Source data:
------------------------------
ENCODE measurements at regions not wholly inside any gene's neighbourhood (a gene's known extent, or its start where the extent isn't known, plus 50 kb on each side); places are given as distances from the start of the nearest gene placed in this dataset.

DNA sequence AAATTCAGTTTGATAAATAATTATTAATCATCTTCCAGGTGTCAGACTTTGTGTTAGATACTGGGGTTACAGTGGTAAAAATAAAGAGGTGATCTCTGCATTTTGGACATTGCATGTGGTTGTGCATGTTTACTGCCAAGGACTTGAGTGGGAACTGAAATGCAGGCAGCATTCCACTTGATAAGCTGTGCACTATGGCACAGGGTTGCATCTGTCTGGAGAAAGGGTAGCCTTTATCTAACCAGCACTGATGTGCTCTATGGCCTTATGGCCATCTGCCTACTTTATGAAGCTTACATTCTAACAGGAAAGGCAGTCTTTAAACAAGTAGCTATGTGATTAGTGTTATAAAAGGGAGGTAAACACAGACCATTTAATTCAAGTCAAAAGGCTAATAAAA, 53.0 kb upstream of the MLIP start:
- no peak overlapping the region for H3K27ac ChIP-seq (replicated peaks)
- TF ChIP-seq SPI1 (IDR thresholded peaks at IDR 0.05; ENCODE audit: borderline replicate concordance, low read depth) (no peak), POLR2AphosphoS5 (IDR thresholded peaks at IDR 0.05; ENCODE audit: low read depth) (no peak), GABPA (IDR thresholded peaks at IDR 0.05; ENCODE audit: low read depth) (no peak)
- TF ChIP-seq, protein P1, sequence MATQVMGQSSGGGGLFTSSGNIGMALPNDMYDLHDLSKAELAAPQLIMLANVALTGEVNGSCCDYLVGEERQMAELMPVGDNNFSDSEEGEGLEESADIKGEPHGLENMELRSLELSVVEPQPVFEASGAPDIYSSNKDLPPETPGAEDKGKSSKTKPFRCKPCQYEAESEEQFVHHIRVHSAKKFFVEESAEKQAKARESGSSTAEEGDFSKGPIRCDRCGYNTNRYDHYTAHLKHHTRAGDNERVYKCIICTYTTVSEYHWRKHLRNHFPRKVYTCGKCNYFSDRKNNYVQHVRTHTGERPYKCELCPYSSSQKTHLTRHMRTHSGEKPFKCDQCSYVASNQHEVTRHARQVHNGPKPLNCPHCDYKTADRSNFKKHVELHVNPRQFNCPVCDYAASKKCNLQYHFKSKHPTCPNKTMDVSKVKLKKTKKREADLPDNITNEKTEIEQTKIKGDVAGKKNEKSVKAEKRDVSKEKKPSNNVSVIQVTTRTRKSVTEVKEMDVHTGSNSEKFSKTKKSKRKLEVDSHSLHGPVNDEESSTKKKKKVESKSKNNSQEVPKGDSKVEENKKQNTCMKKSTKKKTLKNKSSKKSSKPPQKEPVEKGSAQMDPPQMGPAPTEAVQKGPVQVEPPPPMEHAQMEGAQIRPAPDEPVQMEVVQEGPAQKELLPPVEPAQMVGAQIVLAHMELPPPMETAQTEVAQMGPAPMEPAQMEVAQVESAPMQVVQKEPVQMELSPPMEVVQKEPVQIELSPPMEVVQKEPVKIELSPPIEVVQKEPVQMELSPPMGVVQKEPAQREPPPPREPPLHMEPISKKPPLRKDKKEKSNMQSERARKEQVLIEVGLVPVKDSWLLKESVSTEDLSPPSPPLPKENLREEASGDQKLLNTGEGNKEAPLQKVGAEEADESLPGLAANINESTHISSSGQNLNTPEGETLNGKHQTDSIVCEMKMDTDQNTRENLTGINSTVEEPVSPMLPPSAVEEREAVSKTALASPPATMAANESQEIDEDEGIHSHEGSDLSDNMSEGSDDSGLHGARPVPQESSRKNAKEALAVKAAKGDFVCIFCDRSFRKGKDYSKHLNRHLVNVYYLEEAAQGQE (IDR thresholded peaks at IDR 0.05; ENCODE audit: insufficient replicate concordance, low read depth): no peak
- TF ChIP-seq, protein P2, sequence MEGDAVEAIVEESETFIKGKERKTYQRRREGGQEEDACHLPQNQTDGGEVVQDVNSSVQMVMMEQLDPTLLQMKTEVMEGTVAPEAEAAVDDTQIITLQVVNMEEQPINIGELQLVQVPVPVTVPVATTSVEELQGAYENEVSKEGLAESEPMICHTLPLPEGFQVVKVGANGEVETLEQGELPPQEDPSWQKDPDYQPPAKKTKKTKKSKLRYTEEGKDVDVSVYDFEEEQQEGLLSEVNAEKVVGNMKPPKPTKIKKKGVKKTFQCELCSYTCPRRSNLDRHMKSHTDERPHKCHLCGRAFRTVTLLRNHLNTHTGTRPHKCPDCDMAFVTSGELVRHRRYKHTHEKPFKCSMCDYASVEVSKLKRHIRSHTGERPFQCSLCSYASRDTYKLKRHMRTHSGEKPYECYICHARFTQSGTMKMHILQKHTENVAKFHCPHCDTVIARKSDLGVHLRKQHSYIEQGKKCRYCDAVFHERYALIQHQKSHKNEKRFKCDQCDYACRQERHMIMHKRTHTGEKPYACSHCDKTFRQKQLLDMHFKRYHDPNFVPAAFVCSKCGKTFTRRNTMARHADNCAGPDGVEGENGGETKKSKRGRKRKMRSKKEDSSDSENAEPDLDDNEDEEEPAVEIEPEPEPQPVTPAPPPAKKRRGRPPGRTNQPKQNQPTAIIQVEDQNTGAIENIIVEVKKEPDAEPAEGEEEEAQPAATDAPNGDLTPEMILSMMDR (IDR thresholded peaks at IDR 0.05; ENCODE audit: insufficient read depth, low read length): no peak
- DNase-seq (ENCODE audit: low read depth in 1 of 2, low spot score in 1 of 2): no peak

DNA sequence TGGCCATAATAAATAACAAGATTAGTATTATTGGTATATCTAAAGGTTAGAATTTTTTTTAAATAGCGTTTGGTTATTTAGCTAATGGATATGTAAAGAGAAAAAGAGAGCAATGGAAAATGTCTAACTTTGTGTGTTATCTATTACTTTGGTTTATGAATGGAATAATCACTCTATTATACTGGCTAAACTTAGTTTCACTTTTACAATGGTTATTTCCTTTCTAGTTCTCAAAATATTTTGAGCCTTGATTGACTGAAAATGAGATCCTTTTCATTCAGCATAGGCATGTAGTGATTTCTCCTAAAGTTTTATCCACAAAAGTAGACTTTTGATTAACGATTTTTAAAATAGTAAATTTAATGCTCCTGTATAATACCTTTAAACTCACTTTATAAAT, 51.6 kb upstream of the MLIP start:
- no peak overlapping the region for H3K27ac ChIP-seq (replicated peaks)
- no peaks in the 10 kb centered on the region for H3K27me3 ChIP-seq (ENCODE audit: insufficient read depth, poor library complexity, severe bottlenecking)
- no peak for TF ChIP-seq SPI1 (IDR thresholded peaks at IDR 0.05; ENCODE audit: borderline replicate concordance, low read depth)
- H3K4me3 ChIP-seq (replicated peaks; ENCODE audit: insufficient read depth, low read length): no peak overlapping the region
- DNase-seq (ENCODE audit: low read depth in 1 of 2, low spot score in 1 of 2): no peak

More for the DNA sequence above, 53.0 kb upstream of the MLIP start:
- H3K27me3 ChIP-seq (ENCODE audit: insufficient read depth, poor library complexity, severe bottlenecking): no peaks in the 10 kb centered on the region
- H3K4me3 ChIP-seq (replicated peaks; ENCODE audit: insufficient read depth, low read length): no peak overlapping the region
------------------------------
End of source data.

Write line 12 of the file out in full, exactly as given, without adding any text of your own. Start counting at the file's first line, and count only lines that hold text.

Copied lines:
- H3K4me3 ChIP-seq (replicated peaks; ENCODE audit: insufficient read depth, low read length): no peak overlapping the region